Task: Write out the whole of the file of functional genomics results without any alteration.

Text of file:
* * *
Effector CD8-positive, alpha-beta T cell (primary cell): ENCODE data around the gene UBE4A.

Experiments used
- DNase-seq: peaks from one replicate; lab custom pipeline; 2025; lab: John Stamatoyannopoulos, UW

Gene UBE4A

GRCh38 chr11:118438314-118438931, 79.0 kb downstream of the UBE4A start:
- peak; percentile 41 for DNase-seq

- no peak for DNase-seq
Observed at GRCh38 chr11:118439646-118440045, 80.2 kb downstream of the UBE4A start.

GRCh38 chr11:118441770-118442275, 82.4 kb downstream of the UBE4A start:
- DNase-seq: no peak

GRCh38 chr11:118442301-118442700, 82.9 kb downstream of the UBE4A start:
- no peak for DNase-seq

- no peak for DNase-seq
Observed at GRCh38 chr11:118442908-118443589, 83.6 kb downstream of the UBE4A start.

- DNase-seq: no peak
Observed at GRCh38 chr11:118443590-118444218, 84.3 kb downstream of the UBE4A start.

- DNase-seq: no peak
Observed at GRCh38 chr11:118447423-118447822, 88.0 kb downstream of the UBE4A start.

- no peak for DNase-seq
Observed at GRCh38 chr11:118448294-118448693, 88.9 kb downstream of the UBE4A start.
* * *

Effector CD8-positive, alpha-beta T cell (primary cell): ENCODE data around the gene UBE4A.

Experiments used
- DNase-seq: peaks from one replicate; lab custom pipeline; 2025; lab: John Stamatoyannopoulos, UW

Gene UBE4A

GRCh38 chr11:118438314-118438931, 79.0 kb downstream of the UBE4A start:
- peak; percentile 41 for DNase-seq

- no peak for DNase-seq
Observed at GRCh38 chr11:118439646-118440045, 80.2 kb downstream of the UBE4A start.

GRCh38 chr11:118441770-118442275, 82.4 kb downstream of the UBE4A start:
- DNase-seq: no peak

GRCh38 chr11:118442301-118442700, 82.9 kb downstream of the UBE4A start:
- no peak for DNase-seq

- no peak for DNase-seq
Observed at GRCh38 chr11:118442908-118443589, 83.6 kb downstream of the UBE4A start.

- DNase-seq: no peak
Observed at GRCh38 chr11:118443590-118444218, 84.3 kb downstream of the UBE4A start.

- DNase-seq: no peak
Observed at GRCh38 chr11:118447423-118447822, 88.0 kb downstream of the UBE4A start.

- no peak for DNase-seq
Observed at GRCh38 chr11:118448294-118448693, 88.9 kb downstream of the UBE4A start.